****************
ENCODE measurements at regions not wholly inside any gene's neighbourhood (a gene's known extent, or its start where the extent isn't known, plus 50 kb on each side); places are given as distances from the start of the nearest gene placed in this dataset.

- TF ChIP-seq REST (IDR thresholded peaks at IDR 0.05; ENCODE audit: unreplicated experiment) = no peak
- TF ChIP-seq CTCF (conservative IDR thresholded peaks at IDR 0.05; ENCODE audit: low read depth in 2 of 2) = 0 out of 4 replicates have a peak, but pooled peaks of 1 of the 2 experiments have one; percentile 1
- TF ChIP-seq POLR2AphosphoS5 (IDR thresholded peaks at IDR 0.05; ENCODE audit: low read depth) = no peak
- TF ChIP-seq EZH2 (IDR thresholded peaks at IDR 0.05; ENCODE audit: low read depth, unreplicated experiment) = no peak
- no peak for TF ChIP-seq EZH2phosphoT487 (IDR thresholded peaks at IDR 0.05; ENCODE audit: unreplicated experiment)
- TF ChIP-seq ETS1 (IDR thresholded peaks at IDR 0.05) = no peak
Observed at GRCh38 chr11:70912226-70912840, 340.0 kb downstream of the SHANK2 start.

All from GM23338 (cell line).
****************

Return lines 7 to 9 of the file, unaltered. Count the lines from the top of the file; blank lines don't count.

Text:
- TF ChIP-seq ETS1 (IDR thresholded peaks at IDR 0.05) = no peak
Observed at GRCh38 chr11:70912226-70912840, 340.0 kb downstream of the SHANK2 start.

All from GM23338 (cell line).